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Know why your customers are talking about you

3 min read

Brands & Campaigns

When marketers monitor social conversation, it’s difficult to determine if a spike in post volume is worthy of attention or simply a fluke.

For instance, Dairy Queen’s marketing team may notice a sharp increase in social posts that mention their brand. Getting to the bottom of a conversation spike normally requires digging through hundreds of posts to get the complete picture. What caused the spike to occur? It could be something in the news, a shout-out from a celebrity or a customer service issue gone viral. Either way, Dairy Queen needs to go beyond post volume to understand the reason mentions spiked at all.

What’s important to note, however, is that a sub-topic that spikes around your brand is truly only valuable if it deviates from the norm. For instance, if posts about Dairy Queen rise at the beginning of the summer, no one should be surprised. People are spending time outside, are warming up and desire an ice cream snack. This is a routine rise in conversation from a predictable event.

On the other hand, if Dairy Queen were to see a spike in posts in December, they would need deeper insight as to why — what stimulus has become a common enough connection to my brand that it is a driver of a major conversation spike? Is this an opportunity to develop new content, innovate a product or optimize media?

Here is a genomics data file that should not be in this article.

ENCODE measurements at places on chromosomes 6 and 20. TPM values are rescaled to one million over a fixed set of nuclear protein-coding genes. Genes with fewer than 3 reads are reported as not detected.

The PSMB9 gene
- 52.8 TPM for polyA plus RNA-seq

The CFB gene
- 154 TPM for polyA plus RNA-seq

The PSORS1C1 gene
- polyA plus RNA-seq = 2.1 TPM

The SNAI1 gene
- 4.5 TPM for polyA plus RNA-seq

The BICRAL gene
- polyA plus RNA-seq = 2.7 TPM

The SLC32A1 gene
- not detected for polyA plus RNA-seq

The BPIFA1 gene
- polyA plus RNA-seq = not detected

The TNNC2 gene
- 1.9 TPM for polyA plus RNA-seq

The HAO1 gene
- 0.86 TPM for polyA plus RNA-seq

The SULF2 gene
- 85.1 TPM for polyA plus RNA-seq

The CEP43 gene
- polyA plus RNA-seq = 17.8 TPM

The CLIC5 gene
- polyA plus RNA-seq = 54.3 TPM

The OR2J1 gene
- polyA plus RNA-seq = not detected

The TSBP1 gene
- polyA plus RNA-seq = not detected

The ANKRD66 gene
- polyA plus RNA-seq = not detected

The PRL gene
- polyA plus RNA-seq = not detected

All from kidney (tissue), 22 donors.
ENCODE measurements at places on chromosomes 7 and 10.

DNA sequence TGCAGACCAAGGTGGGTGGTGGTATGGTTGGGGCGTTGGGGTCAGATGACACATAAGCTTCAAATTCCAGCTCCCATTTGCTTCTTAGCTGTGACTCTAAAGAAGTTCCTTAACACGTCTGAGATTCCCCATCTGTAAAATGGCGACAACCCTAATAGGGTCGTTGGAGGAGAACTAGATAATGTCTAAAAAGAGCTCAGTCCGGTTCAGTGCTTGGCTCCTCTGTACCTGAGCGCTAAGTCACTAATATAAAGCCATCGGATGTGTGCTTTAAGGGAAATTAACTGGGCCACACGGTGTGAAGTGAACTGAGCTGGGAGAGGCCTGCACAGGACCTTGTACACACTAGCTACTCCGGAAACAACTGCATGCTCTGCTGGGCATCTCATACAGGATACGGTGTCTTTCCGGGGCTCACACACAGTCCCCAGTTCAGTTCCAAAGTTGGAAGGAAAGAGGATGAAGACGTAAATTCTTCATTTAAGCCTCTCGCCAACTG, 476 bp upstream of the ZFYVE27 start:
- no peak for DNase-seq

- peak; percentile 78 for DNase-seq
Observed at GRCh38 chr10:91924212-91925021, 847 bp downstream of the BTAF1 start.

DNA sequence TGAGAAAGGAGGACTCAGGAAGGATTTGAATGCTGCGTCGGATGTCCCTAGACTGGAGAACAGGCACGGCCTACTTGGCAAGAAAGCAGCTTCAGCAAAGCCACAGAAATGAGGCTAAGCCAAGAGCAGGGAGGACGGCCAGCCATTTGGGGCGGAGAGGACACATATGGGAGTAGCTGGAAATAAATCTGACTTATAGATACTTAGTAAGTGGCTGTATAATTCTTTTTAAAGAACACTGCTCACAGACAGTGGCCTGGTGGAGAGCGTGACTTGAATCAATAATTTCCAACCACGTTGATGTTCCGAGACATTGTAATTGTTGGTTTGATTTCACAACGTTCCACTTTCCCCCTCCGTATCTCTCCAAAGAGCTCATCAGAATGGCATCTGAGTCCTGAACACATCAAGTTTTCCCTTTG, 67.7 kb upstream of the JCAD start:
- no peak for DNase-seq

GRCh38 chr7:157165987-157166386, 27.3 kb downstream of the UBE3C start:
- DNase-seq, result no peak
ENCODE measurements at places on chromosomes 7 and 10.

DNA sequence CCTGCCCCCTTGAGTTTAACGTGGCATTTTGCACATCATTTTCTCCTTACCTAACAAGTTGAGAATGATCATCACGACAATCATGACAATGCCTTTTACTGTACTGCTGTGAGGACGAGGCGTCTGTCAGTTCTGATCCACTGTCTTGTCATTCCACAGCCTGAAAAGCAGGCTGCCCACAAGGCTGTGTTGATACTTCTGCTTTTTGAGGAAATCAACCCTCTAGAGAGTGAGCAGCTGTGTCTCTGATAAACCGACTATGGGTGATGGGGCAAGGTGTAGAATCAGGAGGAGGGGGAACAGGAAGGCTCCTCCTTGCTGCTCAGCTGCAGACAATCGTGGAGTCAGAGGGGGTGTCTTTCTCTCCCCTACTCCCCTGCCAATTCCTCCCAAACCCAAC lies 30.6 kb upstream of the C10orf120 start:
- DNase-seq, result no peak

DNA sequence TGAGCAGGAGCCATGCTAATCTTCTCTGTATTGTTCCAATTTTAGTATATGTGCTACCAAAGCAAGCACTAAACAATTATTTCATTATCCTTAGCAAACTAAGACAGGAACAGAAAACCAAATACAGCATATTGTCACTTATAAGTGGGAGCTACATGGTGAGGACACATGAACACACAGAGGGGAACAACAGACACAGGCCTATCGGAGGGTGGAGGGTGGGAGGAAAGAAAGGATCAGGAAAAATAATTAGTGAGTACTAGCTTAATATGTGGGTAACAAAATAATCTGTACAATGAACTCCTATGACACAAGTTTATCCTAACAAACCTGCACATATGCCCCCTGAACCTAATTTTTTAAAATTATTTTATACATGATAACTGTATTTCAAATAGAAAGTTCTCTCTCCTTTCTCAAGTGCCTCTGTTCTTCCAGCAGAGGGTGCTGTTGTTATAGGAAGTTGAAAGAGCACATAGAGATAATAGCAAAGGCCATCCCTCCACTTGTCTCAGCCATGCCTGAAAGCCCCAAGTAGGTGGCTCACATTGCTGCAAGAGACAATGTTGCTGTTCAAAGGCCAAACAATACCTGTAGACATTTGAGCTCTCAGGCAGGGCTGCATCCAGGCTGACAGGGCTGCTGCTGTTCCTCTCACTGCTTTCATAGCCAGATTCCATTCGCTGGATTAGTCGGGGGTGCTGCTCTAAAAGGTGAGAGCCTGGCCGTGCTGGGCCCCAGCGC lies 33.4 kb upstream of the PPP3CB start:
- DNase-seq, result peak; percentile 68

When brands have this information, they can react quickly and connect with customers on a new level.

For instance, FIFA sponsors like McDonald’s and Budweiser recently got a shock on social media when high-ranking FIFA officials were arrested on corruption charges. Fans spoke adamantly on social media to demand these brands abandon their sponsorship, and the media buzz only increased when Last Week Tonight host John Oliver demanded the end of these brand sponsorships on his show, greatly increasing the issue’s visibility. The problem is that these brands see massive amounts of social posts about them every day. During this public relations crisis, it was crucial that the brands be able to understand why people were posting about their brand and when in order to determine an appropriate response.

The way consumers use social media to discuss brands changes rapidly. From product reviews, social event planning or sharing content, the ways your customers chat about your brand vary and it’s important to understand the reasons behind these changes to remain relevant in their lives and conversations. When you understand the why behind a conversation spike, you bridge the gap between social reaction and proactive social conversation generation.

Jaime Brugeras is vice president of analytics at Networked Insights.